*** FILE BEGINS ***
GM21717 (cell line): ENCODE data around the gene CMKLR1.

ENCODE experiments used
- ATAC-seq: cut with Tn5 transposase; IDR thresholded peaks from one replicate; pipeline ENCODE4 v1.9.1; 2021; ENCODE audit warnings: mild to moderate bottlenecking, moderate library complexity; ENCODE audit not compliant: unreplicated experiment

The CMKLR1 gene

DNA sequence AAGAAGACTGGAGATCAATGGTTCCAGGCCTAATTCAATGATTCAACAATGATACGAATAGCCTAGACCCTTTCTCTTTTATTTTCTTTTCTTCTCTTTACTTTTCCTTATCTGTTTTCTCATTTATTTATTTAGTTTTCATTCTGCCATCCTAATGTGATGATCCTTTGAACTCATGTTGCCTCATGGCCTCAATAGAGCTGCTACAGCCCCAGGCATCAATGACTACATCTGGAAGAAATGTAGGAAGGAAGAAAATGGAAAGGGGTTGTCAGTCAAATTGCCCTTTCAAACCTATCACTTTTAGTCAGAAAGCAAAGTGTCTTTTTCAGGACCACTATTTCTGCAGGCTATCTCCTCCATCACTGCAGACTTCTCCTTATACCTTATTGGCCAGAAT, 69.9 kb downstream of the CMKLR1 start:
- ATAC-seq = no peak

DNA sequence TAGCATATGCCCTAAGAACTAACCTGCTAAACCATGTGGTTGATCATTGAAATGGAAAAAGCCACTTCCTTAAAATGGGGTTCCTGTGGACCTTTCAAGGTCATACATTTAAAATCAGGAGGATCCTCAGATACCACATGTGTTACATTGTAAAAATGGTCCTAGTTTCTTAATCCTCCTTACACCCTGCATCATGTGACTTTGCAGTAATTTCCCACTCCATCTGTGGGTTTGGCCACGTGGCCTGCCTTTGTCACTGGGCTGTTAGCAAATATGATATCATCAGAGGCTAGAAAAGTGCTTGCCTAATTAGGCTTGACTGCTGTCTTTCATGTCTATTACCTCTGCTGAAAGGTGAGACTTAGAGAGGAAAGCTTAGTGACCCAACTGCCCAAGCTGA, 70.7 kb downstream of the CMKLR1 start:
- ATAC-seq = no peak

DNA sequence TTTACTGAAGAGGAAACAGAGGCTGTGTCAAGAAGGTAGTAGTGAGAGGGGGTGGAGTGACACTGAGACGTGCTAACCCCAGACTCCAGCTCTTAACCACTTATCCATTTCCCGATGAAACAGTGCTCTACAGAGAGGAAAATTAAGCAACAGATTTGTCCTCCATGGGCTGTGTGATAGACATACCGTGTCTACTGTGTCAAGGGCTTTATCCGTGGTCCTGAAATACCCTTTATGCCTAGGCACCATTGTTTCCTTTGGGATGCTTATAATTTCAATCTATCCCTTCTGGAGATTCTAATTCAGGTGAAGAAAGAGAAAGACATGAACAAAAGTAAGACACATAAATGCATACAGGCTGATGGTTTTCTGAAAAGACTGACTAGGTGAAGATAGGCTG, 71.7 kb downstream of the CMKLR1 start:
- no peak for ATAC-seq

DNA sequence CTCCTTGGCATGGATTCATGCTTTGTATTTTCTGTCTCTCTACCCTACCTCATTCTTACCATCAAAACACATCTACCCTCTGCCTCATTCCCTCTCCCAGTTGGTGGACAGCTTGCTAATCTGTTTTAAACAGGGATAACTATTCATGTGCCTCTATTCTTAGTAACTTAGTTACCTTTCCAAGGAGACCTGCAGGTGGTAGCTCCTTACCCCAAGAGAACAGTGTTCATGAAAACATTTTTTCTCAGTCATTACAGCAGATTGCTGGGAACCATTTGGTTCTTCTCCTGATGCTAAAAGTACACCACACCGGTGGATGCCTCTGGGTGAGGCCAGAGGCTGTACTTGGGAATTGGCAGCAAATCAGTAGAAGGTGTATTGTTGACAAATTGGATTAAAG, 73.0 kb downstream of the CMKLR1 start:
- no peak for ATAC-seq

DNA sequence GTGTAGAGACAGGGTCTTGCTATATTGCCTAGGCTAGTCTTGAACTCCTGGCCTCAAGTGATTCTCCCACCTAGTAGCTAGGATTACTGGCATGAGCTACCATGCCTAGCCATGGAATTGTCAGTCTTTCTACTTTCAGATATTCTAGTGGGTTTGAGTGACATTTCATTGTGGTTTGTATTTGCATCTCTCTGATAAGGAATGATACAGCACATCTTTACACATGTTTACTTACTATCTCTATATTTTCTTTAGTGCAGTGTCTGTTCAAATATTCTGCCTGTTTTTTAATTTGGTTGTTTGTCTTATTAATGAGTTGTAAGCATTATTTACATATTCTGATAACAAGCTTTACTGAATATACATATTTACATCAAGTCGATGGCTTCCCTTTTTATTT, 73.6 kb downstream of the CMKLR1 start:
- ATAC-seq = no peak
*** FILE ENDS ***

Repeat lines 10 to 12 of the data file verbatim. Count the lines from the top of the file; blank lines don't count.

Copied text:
- no peak for ATAC-seq

DNA sequence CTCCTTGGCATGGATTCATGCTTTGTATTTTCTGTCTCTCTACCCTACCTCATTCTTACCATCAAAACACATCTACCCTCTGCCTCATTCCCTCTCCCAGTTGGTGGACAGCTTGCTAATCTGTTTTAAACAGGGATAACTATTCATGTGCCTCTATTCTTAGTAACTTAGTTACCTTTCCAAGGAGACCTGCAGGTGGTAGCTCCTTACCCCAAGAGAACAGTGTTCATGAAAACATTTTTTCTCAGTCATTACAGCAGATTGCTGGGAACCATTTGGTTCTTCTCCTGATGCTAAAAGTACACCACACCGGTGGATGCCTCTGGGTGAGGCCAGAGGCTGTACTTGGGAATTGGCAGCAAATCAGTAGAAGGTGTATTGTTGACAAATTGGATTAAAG, 73.0 kb downstream of the CMKLR1 start:
- no peak for ATAC-seq